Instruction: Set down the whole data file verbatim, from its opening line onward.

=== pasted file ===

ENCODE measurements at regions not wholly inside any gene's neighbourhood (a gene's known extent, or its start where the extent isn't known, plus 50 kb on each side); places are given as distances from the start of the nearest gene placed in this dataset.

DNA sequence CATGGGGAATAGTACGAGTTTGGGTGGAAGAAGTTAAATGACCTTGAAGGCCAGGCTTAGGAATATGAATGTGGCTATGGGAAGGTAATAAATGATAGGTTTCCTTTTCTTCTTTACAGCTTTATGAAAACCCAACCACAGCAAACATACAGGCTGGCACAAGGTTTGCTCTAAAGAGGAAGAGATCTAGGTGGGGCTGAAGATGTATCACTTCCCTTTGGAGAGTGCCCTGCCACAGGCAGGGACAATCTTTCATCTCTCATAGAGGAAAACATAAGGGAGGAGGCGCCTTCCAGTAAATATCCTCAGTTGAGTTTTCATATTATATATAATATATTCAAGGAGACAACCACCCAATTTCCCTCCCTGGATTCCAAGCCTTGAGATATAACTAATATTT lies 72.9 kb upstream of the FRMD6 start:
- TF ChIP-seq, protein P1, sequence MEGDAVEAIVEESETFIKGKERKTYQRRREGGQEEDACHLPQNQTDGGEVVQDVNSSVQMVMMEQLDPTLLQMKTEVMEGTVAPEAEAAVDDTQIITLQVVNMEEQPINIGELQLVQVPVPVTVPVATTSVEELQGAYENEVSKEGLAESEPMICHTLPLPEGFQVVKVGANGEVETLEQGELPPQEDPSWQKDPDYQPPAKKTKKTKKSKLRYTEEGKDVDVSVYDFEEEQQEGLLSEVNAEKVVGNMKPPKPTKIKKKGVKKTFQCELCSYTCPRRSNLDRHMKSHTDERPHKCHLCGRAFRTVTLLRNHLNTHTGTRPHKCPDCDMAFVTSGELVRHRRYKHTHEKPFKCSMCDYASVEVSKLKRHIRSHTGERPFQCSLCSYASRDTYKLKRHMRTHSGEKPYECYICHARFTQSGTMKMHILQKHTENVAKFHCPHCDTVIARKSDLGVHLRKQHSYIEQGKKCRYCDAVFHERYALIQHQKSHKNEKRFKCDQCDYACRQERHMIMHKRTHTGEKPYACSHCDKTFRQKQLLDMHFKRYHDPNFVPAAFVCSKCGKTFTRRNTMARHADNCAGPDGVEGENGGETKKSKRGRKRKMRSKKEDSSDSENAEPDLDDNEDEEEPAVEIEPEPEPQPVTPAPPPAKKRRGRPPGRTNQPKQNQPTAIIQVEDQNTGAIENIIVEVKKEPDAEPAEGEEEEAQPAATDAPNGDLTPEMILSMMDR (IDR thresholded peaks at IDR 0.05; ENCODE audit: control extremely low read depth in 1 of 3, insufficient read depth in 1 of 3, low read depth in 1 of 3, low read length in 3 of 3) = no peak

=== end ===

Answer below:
ENCODE measurements at regions not wholly inside any gene's neighbourhood (a gene's known extent, or its start where the extent isn't known, plus 50 kb on each side); places are given as distances from the start of the nearest gene placed in this dataset.

DNA sequence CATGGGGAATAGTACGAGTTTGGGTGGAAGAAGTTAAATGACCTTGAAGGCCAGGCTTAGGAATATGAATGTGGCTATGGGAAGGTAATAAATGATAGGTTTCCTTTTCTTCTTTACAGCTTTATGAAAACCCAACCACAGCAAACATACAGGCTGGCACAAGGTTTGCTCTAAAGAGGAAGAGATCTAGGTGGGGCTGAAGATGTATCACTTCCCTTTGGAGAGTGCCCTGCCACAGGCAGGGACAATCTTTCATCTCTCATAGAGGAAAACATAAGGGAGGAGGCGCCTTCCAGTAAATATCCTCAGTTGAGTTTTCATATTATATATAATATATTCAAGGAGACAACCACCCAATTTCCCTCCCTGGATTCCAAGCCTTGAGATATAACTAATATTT lies 72.9 kb upstream of the FRMD6 start:
- TF ChIP-seq, protein P1, sequence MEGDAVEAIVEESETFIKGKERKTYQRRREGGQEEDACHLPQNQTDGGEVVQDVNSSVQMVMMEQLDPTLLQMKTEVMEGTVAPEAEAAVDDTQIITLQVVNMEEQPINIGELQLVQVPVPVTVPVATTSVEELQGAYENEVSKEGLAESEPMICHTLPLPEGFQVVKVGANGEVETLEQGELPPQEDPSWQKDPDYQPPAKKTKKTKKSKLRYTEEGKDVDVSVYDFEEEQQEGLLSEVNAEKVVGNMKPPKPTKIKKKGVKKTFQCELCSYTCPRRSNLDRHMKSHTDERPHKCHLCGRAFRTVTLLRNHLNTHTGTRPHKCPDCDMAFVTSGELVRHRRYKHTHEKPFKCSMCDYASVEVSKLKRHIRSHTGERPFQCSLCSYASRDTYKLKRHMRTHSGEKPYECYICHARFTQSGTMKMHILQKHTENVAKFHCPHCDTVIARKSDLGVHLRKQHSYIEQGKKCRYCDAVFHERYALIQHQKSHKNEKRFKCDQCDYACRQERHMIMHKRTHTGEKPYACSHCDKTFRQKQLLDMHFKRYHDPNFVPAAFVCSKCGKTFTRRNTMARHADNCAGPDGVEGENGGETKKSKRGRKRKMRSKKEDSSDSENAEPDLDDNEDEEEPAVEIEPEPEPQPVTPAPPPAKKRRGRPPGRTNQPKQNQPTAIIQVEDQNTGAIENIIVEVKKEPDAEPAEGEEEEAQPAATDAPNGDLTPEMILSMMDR (IDR thresholded peaks at IDR 0.05; ENCODE audit: control extremely low read depth in 1 of 3, insufficient read depth in 1 of 3, low read depth in 1 of 3, low read length in 3 of 3) = no peak